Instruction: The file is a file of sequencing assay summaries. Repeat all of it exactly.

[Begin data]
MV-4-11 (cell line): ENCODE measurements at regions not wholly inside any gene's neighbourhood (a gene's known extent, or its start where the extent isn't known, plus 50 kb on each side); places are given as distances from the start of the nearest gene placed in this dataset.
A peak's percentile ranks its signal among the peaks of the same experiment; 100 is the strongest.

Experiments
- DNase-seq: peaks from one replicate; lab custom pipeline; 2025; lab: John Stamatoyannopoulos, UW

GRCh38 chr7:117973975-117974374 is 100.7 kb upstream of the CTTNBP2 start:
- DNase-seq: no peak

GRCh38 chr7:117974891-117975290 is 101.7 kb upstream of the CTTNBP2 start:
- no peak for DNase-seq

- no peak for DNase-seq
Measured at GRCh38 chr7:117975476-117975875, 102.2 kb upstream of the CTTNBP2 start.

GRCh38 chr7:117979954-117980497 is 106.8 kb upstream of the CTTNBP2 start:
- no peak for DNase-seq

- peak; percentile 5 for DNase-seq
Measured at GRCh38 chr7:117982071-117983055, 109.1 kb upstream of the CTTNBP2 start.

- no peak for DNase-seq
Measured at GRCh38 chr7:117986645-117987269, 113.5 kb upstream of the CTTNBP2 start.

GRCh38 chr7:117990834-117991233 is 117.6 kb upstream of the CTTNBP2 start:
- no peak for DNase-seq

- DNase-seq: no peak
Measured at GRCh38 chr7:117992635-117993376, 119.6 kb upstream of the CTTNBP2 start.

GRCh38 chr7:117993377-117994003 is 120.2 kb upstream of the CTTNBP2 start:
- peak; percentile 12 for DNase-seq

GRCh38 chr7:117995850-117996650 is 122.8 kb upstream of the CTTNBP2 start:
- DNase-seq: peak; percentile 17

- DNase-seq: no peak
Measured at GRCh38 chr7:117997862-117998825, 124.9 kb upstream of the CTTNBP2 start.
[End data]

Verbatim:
MV-4-11 (cell line): ENCODE measurements at regions not wholly inside any gene's neighbourhood (a gene's known extent, or its start where the extent isn't known, plus 50 kb on each side); places are given as distances from the start of the nearest gene placed in this dataset.
A peak's percentile ranks its signal among the peaks of the same experiment; 100 is the strongest.

Experiments
- DNase-seq: peaks from one replicate; lab custom pipeline; 2025; lab: John Stamatoyannopoulos, UW

GRCh38 chr7:117973975-117974374 is 100.7 kb upstream of the CTTNBP2 start:
- DNase-seq: no peak

GRCh38 chr7:117974891-117975290 is 101.7 kb upstream of the CTTNBP2 start:
- no peak for DNase-seq

- no peak for DNase-seq
Measured at GRCh38 chr7:117975476-117975875, 102.2 kb upstream of the CTTNBP2 start.

GRCh38 chr7:117979954-117980497 is 106.8 kb upstream of the CTTNBP2 start:
- no peak for DNase-seq

- peak; percentile 5 for DNase-seq
Measured at GRCh38 chr7:117982071-117983055, 109.1 kb upstream of the CTTNBP2 start.

- no peak for DNase-seq
Measured at GRCh38 chr7:117986645-117987269, 113.5 kb upstream of the CTTNBP2 start.

GRCh38 chr7:117990834-117991233 is 117.6 kb upstream of the CTTNBP2 start:
- no peak for DNase-seq

- DNase-seq: no peak
Measured at GRCh38 chr7:117992635-117993376, 119.6 kb upstream of the CTTNBP2 start.

GRCh38 chr7:117993377-117994003 is 120.2 kb upstream of the CTTNBP2 start:
- peak; percentile 12 for DNase-seq

GRCh38 chr7:117995850-117996650 is 122.8 kb upstream of the CTTNBP2 start:
- DNase-seq: peak; percentile 17

- DNase-seq: no peak
Measured at GRCh38 chr7:117997862-117998825, 124.9 kb upstream of the CTTNBP2 start.